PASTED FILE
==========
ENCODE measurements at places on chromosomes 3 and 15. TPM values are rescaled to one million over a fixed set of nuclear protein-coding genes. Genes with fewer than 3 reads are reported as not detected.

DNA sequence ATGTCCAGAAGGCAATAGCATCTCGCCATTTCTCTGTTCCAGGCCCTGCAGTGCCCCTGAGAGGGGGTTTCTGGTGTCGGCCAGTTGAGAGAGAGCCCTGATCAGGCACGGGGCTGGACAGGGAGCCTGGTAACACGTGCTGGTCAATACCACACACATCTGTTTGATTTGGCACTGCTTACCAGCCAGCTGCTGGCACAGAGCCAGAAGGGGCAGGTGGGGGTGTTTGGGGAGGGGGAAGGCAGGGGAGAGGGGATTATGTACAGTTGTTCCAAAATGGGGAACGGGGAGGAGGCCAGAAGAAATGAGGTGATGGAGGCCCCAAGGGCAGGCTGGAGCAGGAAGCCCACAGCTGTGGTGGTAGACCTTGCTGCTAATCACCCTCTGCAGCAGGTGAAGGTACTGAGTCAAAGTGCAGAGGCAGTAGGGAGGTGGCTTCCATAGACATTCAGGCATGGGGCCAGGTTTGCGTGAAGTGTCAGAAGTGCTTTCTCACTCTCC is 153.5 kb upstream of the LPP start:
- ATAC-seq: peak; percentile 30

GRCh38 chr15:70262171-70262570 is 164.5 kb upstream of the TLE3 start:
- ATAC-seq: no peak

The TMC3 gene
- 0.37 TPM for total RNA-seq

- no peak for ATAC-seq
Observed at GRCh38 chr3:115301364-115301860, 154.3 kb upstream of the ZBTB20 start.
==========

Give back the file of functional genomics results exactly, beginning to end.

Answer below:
ENCODE measurements at places on chromosomes 3 and 15. TPM values are rescaled to one million over a fixed set of nuclear protein-coding genes. Genes with fewer than 3 reads are reported as not detected.

DNA sequence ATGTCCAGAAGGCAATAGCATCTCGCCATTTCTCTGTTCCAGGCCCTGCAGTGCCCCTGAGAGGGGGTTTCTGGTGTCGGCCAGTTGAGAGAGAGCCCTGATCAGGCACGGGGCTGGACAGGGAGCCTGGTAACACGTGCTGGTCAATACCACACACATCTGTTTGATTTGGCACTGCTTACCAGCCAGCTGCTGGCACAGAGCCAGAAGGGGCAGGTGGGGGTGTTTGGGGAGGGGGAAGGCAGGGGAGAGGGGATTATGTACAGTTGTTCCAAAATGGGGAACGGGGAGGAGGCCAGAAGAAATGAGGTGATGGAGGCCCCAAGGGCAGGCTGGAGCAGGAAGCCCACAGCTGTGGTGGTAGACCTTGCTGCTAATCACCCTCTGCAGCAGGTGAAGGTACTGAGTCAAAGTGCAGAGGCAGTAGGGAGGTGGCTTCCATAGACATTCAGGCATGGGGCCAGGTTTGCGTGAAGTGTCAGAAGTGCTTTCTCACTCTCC is 153.5 kb upstream of the LPP start:
- ATAC-seq: peak; percentile 30

GRCh38 chr15:70262171-70262570 is 164.5 kb upstream of the TLE3 start:
- ATAC-seq: no peak

The TMC3 gene
- 0.37 TPM for total RNA-seq

- no peak for ATAC-seq
Observed at GRCh38 chr3:115301364-115301860, 154.3 kb upstream of the ZBTB20 start.